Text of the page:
Hunter Liguore is the award-winning author of Whole World in Nan’s Soup (Paterson Prize for Books for Young Readers Winner). A Professor of Writing at Lesley University, her work has appeared in Spirituality & Health Magazine, Sand Hills Literary Magazine, Mystery Magazine and more. Twitter: @skytale_writer Website:


by Jesse Rowell

Evening hung around our necks and choked our words into sputters and half-muttered phrases. Terracotta soldiers marching through dirt and time, we tripped over the sounds of coughing in concert hall recordings and listened to our epitaph repeat, “There will never be enough ghosts in this world to hold past regrets.”

Fragments of dead soldiers’ voices in our helmets guided us through the wreckage with stories of missing families, like the father who drunkenly grabbed a swan by its neck at a picnic near a lake. Those powerless to stop the violence cried out as the swan’s body slumped into a nest of feathers, its neck splayed to the side like a plant wilted under the sun. Reborn as a pedalo with a wooden enclosure for its body, it held teenage lovers who pedaled across the lake, looking for a distance to make out under its rigid wooden neck.

White phosphorus flashed, and we buried our faces in the mud. We called them husks, our enemies, the former humans who had come back to Earth from the stars with alien technology used to colonize and kill us. What had made them human had been ripped out, that kernel of identity as a collaborative member of our species replaced with something inhumane and cruel. We had celebrated their remarkable accomplishments, our brothers’ and sisters’ return from space with its secrets, jubilation on the streets when we still had streets.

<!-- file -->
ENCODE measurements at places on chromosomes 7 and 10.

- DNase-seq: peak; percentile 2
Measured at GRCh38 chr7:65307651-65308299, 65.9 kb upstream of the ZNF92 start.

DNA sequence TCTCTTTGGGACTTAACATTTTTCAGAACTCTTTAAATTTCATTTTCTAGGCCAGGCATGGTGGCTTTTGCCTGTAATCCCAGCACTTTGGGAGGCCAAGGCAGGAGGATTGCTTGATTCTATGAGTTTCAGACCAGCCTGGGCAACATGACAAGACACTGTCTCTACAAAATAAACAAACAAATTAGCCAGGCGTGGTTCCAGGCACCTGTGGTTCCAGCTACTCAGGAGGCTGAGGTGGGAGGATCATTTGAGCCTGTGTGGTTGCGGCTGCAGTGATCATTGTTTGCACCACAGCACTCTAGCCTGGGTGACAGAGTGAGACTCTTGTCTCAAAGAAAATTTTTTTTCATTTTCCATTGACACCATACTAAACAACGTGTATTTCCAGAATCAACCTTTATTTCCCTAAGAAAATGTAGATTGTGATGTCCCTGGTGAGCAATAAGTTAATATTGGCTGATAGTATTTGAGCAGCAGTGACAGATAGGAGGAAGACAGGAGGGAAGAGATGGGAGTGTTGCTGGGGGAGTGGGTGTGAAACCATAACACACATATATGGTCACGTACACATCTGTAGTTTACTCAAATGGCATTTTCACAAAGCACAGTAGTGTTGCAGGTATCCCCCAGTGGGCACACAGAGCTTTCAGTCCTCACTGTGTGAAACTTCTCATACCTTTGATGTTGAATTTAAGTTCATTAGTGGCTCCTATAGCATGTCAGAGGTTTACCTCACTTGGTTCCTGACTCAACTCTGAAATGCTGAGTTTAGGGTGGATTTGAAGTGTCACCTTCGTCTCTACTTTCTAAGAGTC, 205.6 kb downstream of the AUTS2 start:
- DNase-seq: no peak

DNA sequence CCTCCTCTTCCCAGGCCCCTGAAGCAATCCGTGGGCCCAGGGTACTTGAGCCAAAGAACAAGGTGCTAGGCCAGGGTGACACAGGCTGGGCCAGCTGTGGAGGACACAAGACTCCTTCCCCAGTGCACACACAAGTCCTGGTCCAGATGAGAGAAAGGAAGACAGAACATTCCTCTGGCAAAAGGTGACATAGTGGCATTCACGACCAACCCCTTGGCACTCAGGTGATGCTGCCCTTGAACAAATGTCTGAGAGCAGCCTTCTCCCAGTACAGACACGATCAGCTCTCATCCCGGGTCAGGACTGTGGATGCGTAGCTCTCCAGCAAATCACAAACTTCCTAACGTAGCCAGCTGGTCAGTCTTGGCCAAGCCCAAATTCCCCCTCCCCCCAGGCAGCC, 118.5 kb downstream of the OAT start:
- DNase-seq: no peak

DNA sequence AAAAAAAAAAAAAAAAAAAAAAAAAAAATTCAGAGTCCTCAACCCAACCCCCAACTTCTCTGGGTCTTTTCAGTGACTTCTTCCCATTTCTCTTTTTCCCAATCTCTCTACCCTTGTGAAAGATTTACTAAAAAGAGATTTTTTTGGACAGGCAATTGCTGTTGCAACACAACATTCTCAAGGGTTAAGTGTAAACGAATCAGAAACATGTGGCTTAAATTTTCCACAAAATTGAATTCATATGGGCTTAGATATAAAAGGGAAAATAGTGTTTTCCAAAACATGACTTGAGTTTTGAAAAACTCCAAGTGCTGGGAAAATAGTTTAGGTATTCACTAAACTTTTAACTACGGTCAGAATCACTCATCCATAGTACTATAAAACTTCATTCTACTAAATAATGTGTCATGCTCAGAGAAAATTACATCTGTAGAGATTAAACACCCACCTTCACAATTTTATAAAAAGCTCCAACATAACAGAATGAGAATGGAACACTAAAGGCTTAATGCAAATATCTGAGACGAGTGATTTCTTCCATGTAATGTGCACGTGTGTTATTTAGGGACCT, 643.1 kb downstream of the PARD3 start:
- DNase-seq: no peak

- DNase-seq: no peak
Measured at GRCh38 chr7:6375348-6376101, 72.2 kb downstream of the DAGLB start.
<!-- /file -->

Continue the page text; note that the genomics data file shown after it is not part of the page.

Gunfire did not sound like rustling silk. Bombs did not fill us with awe. Instead, the boots of burnt-out vehicles snapped open at the moment of impact like mouths in expressions of shock. Ash and detritus forced inside, the fine powder of disintegrated concrete settled over the pallid faces of the dead trapped inside. There was no coughing, only the voice in our helmets guiding us through the wreckage and the sounds of machines launching fire and noise on people who had lived and loved in our cities, forever gone.

The swan came back ashore with its body no longer made of wood, the teenage lovers still trapped inside. People prayed that the swan wouldn’t squawk, wouldn’t alert the drunken father who would grab it by its neck again, kill it, and trap the teenage lovers inside its body.
Machine, tell us what to do, give us our tasks. No more stories about swans and teenage lovers. We used to give you tasks, but now we depend on you to tell us what to do. The voice in our helmets guided us through a cratered mansion and its barbecue grills, a feast for plenty when we used to cook outdoors and indoors across multiple kitchens. Inside we saw a cracked toilet hiding in a corner. A sink protruded from the wall with its proud potbelly. A shower curtain rested in a heap on the floor as its hooks dangled menacingly from a shower bar.

Before our war, the husks pretended to be human, pretended to rejoin our communities as they stumbled into loos and splashed themselves in sinks like waterfowl. Scabs peeled back from incessant picking, raw pink islands where new skin grew beside oceans of crinkled crepe and freckled skin. They looked like us, but we couldn’t connect with them as they spread disinformation through the tidal flow, their memetic messages turning us against ourselves. “When a sieve is shaken, the husks appear,” we quoted Sirach when they became our enemy.